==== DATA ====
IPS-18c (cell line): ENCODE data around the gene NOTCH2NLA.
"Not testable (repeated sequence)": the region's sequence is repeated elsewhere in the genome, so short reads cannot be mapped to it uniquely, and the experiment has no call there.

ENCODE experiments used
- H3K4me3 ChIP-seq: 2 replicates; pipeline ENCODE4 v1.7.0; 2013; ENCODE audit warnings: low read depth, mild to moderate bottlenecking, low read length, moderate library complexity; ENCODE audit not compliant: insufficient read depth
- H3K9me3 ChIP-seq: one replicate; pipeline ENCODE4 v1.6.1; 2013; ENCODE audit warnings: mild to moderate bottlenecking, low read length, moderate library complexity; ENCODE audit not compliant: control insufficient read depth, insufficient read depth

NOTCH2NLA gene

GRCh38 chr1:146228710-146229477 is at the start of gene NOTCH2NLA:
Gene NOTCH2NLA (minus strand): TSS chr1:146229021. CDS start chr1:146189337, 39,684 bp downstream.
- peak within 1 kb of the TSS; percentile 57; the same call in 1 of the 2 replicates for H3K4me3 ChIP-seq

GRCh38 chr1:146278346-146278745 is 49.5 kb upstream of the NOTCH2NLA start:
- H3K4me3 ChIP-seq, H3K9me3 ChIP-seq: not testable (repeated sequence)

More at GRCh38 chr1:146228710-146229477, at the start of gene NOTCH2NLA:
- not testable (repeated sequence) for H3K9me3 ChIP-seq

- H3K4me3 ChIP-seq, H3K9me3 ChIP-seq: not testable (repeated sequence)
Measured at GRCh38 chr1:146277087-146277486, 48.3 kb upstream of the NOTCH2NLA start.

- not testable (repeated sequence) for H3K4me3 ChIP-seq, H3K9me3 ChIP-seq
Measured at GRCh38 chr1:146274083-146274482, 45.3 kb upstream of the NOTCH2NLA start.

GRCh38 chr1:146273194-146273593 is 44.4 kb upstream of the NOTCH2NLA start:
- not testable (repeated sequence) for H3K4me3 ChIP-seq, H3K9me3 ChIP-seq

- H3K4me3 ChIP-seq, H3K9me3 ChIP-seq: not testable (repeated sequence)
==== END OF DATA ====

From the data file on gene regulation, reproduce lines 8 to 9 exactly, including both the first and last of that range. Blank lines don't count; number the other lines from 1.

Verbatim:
Gene NOTCH2NLA (minus strand): TSS chr1:146229021. CDS start chr1:146189337, 39,684 bp downstream.
- peak within 1 kb of the TSS; percentile 57; the same call in 1 of the 2 replicates for H3K4me3 ChIP-seq